<strong>WHY IT WORKS:</strong> Iron is an essential mineral that helps transport oxygen to tissues throughout the body, Barton says. Iron also helps our bodies make energy — low iron levels can lead to fatigue, loss of appetite, anemia (not enough red blood cells) and slow down your metabolism. Foods rich in iron include oysters, mussels, beef, lamb, fish and poultry. Plant sources of iron include pumpkin seeds, lentils, tofu, chickpeas and other beans.

  • Vitamin D

    <strong>WHY IT WORKS:</strong> A study conducted last year showed that those with <a href="http://thechart.blogs.cnn.com/2012/06/25/vitamin-d-deficiency-may-cause-weight-gain/">low vitamin D levels gained more weight</a>, according to CNN.com. Barton adds there is still uncertainty as to how vitamin D contributes to weight management; however, studies have suggested low vitamin D levels may lead to fat accumulation. Looking for natural ways to get vitamin D? Get outside or eat some salmon.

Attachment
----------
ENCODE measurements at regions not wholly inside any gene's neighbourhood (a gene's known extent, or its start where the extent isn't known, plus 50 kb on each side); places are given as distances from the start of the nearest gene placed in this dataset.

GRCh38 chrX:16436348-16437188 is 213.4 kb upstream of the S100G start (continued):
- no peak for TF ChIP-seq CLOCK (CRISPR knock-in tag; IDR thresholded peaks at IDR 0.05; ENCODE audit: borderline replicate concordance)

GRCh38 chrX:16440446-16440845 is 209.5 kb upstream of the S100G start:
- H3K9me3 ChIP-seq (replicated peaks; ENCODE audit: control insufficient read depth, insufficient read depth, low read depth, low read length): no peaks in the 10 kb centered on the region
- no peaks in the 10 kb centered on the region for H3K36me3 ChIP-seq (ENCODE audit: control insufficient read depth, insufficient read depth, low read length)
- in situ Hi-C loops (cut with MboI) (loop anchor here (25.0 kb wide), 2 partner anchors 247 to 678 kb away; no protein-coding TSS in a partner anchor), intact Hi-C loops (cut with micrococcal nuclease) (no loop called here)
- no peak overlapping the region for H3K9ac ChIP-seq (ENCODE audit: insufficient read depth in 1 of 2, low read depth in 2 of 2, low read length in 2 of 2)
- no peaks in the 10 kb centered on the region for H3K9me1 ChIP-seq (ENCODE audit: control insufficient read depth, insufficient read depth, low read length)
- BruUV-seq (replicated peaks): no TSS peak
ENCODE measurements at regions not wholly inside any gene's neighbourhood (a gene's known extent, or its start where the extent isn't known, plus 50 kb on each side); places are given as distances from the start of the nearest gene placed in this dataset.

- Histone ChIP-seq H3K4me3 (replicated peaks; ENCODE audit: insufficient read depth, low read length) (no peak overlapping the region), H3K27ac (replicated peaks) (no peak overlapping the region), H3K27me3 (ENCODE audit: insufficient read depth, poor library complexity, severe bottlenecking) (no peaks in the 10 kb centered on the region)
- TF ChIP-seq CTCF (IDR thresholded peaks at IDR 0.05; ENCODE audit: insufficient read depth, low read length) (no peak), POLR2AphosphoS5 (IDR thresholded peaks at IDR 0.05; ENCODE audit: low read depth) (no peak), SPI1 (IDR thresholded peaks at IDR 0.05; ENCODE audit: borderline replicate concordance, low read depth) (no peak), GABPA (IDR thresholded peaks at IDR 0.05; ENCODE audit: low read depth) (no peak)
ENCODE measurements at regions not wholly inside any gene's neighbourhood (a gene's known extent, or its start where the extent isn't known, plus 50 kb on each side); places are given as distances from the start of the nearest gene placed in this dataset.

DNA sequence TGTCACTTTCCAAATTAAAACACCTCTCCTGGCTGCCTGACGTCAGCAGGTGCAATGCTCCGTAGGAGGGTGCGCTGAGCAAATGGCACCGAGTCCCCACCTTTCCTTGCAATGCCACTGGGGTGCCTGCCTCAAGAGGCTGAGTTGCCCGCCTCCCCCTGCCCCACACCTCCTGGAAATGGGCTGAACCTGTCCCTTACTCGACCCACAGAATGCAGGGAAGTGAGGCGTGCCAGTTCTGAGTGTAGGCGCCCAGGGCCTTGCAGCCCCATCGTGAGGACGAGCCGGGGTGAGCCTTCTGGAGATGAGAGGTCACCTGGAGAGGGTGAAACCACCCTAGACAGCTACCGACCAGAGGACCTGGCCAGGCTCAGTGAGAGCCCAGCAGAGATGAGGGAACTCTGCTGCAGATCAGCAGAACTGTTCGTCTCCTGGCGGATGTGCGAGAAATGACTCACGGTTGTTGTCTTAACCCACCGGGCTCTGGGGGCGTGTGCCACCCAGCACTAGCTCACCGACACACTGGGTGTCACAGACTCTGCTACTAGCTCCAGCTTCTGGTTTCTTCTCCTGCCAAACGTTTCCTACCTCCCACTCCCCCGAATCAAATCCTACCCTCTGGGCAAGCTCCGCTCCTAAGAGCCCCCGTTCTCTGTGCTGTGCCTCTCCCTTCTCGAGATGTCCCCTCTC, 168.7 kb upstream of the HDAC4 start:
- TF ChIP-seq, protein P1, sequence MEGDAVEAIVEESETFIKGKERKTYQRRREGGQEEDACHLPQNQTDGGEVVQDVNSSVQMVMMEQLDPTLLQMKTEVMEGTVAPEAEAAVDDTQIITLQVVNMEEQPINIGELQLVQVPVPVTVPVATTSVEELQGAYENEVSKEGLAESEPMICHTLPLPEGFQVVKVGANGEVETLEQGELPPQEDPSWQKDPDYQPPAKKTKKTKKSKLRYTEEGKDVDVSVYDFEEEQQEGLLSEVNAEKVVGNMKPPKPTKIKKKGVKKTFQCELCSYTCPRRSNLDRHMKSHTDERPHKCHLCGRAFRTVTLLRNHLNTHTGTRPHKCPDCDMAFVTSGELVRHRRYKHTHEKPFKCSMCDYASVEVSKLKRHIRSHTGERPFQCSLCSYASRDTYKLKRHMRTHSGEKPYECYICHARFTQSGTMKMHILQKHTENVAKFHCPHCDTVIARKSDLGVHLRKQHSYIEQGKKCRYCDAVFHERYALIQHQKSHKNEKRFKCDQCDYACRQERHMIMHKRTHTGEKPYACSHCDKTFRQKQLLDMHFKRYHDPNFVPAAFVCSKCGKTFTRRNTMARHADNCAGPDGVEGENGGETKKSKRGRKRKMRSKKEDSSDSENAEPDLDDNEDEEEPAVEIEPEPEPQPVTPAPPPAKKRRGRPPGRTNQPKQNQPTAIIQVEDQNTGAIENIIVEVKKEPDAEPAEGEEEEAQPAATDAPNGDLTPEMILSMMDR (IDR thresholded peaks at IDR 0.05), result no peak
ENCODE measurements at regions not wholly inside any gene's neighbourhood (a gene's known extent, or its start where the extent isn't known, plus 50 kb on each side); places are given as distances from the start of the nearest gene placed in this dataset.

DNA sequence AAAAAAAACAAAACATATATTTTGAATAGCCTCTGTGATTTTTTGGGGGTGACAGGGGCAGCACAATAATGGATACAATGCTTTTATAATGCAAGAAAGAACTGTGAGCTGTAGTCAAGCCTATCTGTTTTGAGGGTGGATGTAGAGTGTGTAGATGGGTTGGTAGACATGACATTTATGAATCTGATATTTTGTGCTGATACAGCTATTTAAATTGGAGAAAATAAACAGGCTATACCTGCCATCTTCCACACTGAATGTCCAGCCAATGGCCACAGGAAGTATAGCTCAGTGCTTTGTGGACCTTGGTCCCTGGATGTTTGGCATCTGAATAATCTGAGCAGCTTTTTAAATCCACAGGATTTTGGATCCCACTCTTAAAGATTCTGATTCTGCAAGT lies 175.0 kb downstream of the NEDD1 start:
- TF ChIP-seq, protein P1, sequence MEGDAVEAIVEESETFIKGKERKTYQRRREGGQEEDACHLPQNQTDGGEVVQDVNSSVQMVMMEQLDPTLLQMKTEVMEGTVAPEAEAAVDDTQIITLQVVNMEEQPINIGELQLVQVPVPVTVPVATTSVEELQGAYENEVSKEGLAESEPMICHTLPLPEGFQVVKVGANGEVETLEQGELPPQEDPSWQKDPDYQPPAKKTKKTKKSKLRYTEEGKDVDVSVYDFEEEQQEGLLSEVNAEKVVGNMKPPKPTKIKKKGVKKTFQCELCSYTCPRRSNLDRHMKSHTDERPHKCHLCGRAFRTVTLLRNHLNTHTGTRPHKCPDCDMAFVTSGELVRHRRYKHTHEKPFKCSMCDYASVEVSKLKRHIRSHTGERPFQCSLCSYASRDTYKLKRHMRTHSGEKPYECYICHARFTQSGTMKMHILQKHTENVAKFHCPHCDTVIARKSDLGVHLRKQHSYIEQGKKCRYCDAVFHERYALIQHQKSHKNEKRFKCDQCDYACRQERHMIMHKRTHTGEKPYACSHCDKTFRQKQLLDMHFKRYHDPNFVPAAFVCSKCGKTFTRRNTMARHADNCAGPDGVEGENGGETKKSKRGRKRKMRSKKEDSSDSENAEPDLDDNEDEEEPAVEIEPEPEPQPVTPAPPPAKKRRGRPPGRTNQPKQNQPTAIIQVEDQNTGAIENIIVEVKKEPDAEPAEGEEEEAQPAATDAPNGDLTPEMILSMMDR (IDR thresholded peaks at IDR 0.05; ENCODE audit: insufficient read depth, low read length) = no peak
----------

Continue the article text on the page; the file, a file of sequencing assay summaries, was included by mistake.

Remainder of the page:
• Don't Starve

    <strong>WHY IT WORKS:</strong> The worst thing you can do to your metabolism is starve yourself. "Consuming a very low-calorie diet that robs your body of enough energy to satisfy its basic functions will plunge your metabolism into slow motion," she says. Ensure you're consuming at least 1,200 calories per day for women and 1,500 for men to meet your basic metabolic needs, she adds.

  • Eat Regularly

    <strong>WHY IT WORKS:</strong> Although research has given mixed results, one study showed that <a href="http://www.ncbi.nlm.nih.gov/pubmed/9780751">elderly women who ate two to three meals per day</a> were generally more overweight or obese compared to those who ate four to five meals or snacks per day. Consuming regular meals and healthy snacks can support your metabolism throughout the day.

  • Get Enough Sleep

    <strong>WHY IT WORKS:</strong> We get it, you're busy. But how often do you put sleep on your 'to do' list? Studies show that chronic lack of sleep can slow the metabolism, increase appetite and increase risks of obesity and weight gain, Barton says. Aim to get at least seven to eight hours of sleep a night so you wake up feeling refreshed, replenished and ready for the day ahead.

  • Exercise

    <strong>WHY IT WORKS:</strong> "Exercise is by far the safest and most effective way to boost your metabolism," Barton says. Exercise not only raises our metabolic rate, but as you exercise, it also keeps your resting energy expenditure high during the recovery period. Try at least 30 minutes of moderate to vigorous exercise a day, as well as two strength training sessions a week to keep your metabolism up.